By Associated Press
A new White House coronavirus financial aid bill offer to boost the U.S. economic recovery from the coronavirus pandemic got bad reviews from both ends of the political spectrum in Washington on Saturday.
House Speaker Nancy Pelosi, D-Calif., rejected the most generous Trump administration plan to date as “one step forward, two steps back” while the Republicans who control the Senate dismissed it as too expensive and a political loser for conservatives.
Pelosi said she is still hopeful that progress can be made toward a deal but it’s clear that GOP conservatives don’t want a deal on her terms.
The White House had boosted its offer before U.S. Treasury Secretary Steven Mnuchin and Pelosi spoke on Friday afternoon. President Donald Trump is eager for an agreement before the elections on November 3, even as his most powerful GOP ally in the Senate said Congress is unlikely to deliver relief by then.
“Covid Relief Negotiations are moving along. Go Big!” Trump said Friday on Twitter.
The new offer totals about $1.8 trillion, aides familiar with it said, with a key state and municipal fiscal relief component moving from $250 billion to at least $300 billion. The White House says its most recent offer before that was about $1.6 trillion. The aides were not authorized to publicly discuss private negotiations and spoke on condition of anonymity.
Pelosi’s most recent public offer was about $2.2 trillion, though that included a business tax increase that Republicans won’t approve.
In a letter Saturday to colleagues, Pelosi said, “This proposal amounted to one step forward, two steps back. When the president talks about wanting a bigger relief package, his proposal appears to mean that he wants more money at his discretion to grant or withhold.”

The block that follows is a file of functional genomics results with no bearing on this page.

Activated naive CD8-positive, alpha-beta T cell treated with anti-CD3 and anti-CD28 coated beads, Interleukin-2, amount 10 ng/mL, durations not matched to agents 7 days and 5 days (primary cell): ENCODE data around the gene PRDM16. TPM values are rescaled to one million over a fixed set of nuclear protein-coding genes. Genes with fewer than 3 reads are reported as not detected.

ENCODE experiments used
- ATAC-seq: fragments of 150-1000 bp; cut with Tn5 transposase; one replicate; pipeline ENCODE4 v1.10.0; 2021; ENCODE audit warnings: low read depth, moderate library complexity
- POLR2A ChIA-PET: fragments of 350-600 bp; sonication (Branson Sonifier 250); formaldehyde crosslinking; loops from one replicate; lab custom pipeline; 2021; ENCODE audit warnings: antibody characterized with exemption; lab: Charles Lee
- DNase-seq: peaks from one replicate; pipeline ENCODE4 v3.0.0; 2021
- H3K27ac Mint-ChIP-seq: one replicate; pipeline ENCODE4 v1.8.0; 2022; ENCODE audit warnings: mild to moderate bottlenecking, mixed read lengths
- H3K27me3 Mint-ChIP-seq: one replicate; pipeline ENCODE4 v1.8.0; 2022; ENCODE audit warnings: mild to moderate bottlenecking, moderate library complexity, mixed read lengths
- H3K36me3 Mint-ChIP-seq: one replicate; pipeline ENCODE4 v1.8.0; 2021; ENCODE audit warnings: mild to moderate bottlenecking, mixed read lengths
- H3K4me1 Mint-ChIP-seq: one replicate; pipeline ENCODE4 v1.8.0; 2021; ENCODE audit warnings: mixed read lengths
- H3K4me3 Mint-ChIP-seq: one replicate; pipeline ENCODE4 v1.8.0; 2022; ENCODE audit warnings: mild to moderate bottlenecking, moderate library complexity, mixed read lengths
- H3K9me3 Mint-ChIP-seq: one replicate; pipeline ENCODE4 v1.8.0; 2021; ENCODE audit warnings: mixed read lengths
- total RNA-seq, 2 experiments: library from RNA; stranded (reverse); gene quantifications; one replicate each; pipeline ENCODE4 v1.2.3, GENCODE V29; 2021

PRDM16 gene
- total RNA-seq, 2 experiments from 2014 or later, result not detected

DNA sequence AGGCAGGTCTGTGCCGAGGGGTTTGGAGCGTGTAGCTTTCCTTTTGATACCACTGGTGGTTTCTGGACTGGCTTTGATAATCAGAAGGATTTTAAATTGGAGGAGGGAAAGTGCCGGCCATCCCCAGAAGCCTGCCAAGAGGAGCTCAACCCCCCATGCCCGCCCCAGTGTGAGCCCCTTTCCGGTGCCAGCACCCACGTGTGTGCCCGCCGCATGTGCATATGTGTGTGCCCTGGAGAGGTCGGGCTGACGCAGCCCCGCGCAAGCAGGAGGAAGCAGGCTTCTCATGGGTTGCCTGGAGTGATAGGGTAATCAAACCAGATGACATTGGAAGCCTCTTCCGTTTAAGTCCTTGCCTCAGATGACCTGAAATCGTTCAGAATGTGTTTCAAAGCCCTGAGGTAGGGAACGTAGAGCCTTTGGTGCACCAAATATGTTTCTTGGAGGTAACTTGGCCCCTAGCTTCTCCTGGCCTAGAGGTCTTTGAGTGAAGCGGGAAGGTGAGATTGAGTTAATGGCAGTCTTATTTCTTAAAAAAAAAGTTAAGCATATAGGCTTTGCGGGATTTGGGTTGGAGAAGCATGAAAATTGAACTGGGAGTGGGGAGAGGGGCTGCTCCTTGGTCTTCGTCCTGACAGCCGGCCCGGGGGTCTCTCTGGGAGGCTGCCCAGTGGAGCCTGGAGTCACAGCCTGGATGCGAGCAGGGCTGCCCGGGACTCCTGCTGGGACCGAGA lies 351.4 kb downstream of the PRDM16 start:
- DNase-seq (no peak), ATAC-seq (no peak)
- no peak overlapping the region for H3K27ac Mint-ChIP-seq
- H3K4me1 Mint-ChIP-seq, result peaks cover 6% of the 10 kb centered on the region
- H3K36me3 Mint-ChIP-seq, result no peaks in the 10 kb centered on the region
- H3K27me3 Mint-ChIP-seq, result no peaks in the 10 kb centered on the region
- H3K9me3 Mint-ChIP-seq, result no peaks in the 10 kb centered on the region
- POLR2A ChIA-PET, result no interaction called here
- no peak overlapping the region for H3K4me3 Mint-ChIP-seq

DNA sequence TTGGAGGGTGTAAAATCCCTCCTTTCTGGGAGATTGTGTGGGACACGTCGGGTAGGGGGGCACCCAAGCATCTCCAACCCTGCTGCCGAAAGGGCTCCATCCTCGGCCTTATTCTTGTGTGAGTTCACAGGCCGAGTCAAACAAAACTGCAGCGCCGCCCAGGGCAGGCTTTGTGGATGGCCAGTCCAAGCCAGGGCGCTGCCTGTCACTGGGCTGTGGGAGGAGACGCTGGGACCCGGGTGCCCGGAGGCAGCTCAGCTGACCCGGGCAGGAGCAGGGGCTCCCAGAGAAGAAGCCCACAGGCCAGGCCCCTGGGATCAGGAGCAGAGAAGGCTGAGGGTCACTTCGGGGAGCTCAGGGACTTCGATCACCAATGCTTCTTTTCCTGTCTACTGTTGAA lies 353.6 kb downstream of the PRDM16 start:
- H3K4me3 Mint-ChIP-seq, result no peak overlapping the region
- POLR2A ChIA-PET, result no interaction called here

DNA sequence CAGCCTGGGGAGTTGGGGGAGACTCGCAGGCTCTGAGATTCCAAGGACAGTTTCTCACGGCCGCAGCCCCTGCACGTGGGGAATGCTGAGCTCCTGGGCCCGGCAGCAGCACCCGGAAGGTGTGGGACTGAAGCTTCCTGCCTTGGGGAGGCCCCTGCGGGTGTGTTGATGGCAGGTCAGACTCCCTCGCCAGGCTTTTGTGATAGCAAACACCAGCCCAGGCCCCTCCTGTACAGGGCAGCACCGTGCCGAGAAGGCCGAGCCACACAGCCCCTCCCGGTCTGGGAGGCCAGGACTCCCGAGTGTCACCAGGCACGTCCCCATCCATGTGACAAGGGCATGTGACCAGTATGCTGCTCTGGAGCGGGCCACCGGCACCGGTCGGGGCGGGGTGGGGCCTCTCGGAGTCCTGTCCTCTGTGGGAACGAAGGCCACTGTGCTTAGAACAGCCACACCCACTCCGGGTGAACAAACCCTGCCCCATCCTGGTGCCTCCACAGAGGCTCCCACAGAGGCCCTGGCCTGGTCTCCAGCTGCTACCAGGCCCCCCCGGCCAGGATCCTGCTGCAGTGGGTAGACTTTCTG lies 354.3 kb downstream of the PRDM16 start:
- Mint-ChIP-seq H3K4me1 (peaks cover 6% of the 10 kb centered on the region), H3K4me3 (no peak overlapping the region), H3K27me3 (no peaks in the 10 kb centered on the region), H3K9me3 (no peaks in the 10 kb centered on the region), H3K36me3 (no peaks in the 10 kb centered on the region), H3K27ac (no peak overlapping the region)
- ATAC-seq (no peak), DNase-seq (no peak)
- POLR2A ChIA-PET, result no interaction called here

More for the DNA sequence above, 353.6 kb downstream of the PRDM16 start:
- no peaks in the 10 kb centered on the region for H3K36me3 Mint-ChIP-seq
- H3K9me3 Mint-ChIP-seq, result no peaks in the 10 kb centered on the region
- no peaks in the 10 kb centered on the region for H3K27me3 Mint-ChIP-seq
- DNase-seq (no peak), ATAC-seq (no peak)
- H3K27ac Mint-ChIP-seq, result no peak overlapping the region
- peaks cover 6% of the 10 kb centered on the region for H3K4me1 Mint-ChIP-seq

She said that while Trump’s administration attempted to address some of the Democratic concerns, disagreement remained on many priorities and Democrats are “awaiting language” on several provisions.
“Despite these unaddressed concerns, I remain hopeful that yesterday’s developments will move us closer to an agreement on a relief package that addresses the health and economic crisis facing America’s families,” Pelosi’s letter said.
Mnuchin’s latest offer also got a roasting from GOP senators, who weighed in on a conference call Saturday morning, according to a Republican familiar with the call who was not authorized to discuss the call publicly and spoke on condition of anonymity. Many conservatives are skeptical of so much deficit-financed aid in the first place, and Pelosi’s proposed provisions such as expanding eligibility for the Affordable Care Act landed with a thud.
Pragmatists such as Sen. Susan Collins, R-Maine, and politically endangered Republicans including Sen. Lindsey Graham of South Carolina appear willing to “go big” as Trump wants. But rank-and-file Republicans — Sens. Marsha Blackburn of Tennessee, Rick Scott of Florida, and John Barrasso of Wyoming, for example — are adamantly opposed to another relief bill that’s so generous.
GOP Senate Majority Leader Mitch McConnell remains skeptical of the chances for an agreement, having told an audience in Kentucky on Friday that he didn’t see a deal coming together before Election Day.
“I think it’s unlikely in the next three weeks,” McConnell said Friday. He said later that “the first item of priority of the Senate is the Supreme Court,” suggesting there isn’t time to process both a relief bill and the high court nomination of Judge Amy Coney Barrett before the Nov. 3 election.
President Donald Trump has been all over the map on the issue of fiscal stimulus, first as one of the forces in favor of a deal, then killing the talks on Tuesday, only to revive them by week’s end.
On Tuesday, he ordered an end to the weeks long talks after being told that few Republicans in Congress would end up voting for a possible Pelosi-Mnuchin deal. Now, after a political beating, Trump is pressing hard for a deal, motivated by the prospect of sending $1,200 direct payments to voters before the November elections.
It’s clear from Saturday’s Senate GOP conference call that the skepticism or outright opposition hasn’t changed.